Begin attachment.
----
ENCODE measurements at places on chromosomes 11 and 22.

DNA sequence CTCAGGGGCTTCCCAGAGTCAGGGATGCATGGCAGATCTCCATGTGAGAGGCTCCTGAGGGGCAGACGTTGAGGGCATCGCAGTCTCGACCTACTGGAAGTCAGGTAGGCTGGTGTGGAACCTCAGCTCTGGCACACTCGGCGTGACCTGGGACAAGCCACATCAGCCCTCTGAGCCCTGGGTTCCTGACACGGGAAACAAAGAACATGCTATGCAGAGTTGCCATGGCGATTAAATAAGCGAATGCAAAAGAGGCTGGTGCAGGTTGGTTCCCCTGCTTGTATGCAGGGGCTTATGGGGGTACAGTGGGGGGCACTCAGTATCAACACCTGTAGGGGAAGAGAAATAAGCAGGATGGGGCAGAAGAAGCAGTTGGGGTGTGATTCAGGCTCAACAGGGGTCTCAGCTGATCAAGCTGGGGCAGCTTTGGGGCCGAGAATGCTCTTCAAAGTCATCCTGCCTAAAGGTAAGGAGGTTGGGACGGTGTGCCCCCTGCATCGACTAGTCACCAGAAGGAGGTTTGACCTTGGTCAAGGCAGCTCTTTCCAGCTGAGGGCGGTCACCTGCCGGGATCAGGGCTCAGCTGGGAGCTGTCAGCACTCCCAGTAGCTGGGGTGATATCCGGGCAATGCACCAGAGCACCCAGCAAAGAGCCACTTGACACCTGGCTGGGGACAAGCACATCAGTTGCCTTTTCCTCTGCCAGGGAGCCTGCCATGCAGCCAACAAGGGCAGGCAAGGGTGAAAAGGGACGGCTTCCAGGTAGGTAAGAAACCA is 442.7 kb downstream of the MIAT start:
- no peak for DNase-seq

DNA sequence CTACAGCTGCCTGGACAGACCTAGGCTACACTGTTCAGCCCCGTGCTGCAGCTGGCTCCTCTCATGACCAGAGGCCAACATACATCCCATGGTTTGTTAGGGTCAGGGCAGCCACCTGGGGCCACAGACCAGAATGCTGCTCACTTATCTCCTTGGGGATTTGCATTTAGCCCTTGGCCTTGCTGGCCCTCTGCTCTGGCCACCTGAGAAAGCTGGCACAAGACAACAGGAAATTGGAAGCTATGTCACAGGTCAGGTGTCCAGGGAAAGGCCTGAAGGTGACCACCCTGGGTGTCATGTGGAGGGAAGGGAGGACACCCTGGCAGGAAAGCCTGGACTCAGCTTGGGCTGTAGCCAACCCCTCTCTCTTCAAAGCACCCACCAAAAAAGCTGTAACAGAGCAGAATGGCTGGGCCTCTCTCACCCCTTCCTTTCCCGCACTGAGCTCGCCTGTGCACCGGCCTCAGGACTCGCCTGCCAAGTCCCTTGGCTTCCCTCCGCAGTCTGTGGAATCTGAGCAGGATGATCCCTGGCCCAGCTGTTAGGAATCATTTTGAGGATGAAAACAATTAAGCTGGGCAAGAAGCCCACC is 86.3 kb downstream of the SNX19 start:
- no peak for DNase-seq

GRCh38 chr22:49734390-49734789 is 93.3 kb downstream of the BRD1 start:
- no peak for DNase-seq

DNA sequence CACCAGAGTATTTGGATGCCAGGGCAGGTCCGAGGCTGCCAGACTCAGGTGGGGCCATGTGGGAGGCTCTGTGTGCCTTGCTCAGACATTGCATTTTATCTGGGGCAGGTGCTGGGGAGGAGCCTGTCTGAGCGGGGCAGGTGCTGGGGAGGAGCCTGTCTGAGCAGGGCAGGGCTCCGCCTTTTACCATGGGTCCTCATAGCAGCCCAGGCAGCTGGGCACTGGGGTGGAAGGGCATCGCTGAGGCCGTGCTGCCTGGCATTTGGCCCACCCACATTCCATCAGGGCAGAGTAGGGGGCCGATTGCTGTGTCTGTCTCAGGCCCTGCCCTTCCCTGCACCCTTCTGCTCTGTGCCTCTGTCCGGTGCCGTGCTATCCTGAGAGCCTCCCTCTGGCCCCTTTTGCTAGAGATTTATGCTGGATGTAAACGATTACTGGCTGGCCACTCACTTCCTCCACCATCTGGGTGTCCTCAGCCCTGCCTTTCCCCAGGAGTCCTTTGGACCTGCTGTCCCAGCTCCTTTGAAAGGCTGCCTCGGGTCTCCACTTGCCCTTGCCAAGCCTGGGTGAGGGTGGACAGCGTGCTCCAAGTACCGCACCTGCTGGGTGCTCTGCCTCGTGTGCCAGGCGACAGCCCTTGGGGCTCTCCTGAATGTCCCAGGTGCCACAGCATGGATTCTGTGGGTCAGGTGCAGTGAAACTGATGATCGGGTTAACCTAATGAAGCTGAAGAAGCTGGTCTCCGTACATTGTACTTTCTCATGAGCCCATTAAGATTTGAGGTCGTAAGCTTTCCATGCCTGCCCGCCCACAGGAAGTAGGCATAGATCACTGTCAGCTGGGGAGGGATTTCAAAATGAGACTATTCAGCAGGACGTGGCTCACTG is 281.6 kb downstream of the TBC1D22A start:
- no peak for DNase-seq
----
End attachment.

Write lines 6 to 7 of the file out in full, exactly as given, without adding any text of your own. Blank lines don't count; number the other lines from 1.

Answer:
GRCh38 chr22:49734390-49734789 is 93.3 kb downstream of the BRD1 start:
- no peak for DNase-seq